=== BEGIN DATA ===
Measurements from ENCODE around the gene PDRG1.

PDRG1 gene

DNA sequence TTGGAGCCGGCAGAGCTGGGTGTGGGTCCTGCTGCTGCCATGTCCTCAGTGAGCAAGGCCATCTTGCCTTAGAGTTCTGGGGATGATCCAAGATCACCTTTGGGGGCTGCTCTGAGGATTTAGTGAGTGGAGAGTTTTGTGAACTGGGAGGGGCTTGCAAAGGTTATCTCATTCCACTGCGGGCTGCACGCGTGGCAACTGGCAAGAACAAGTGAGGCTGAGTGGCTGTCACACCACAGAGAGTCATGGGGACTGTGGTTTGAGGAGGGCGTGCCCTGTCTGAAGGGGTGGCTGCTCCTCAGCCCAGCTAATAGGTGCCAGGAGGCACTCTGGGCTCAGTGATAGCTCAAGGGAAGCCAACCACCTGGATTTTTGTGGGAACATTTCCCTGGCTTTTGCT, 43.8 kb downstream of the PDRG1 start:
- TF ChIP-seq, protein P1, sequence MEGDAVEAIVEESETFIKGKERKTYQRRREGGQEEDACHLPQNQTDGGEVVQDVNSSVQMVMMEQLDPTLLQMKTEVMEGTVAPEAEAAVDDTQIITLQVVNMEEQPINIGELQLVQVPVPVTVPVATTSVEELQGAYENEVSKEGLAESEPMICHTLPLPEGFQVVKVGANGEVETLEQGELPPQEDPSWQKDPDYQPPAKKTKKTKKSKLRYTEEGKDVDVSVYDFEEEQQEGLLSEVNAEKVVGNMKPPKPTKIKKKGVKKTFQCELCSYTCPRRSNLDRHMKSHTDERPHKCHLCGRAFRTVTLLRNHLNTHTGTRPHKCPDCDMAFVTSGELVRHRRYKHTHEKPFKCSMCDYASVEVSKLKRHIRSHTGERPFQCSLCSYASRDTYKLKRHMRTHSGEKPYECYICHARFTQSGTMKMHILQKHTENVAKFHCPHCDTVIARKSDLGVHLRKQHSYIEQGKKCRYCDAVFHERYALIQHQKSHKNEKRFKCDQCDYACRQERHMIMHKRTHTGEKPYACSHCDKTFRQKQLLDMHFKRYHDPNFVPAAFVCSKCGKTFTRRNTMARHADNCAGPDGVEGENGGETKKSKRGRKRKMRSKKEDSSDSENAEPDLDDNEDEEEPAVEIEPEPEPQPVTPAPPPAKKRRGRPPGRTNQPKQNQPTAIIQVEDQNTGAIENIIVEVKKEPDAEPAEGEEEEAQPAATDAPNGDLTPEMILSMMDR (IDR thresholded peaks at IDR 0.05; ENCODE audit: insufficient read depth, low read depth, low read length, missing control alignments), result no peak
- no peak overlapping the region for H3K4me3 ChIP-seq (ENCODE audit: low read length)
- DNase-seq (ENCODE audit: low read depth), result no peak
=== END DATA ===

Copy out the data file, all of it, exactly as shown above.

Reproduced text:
Measurements from ENCODE around the gene PDRG1.

PDRG1 gene

DNA sequence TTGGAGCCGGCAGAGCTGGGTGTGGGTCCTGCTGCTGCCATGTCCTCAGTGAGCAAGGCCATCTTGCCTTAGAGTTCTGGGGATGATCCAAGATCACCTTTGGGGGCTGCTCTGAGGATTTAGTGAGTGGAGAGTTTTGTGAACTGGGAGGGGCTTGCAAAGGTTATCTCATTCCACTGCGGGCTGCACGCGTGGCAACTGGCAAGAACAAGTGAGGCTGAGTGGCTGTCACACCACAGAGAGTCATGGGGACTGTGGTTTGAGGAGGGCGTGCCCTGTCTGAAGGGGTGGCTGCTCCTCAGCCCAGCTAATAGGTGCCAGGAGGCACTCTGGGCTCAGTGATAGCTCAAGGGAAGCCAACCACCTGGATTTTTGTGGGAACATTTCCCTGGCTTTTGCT, 43.8 kb downstream of the PDRG1 start:
- TF ChIP-seq, protein P1, sequence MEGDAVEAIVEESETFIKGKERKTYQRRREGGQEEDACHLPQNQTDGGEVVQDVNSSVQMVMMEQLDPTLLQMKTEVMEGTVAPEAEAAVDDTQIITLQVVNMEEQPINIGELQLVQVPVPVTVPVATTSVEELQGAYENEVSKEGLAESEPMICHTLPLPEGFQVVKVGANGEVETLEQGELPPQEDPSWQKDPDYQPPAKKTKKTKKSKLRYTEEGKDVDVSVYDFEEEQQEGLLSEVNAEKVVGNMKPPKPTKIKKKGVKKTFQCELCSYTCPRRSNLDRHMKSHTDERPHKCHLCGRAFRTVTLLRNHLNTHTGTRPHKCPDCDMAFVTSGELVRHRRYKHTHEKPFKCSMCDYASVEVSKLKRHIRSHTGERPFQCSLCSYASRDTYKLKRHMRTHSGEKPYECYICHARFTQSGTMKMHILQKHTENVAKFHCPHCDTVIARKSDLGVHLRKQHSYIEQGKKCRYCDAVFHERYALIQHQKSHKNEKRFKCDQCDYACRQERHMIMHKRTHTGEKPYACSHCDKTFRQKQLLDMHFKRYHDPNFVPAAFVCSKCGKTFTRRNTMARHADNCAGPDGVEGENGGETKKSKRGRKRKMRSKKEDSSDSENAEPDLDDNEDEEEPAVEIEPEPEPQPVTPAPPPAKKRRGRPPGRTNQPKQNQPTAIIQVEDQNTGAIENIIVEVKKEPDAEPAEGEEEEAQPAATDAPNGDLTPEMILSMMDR (IDR thresholded peaks at IDR 0.05; ENCODE audit: insufficient read depth, low read depth, low read length, missing control alignments), result no peak
- no peak overlapping the region for H3K4me3 ChIP-seq (ENCODE audit: low read length)
- DNase-seq (ENCODE audit: low read depth), result no peak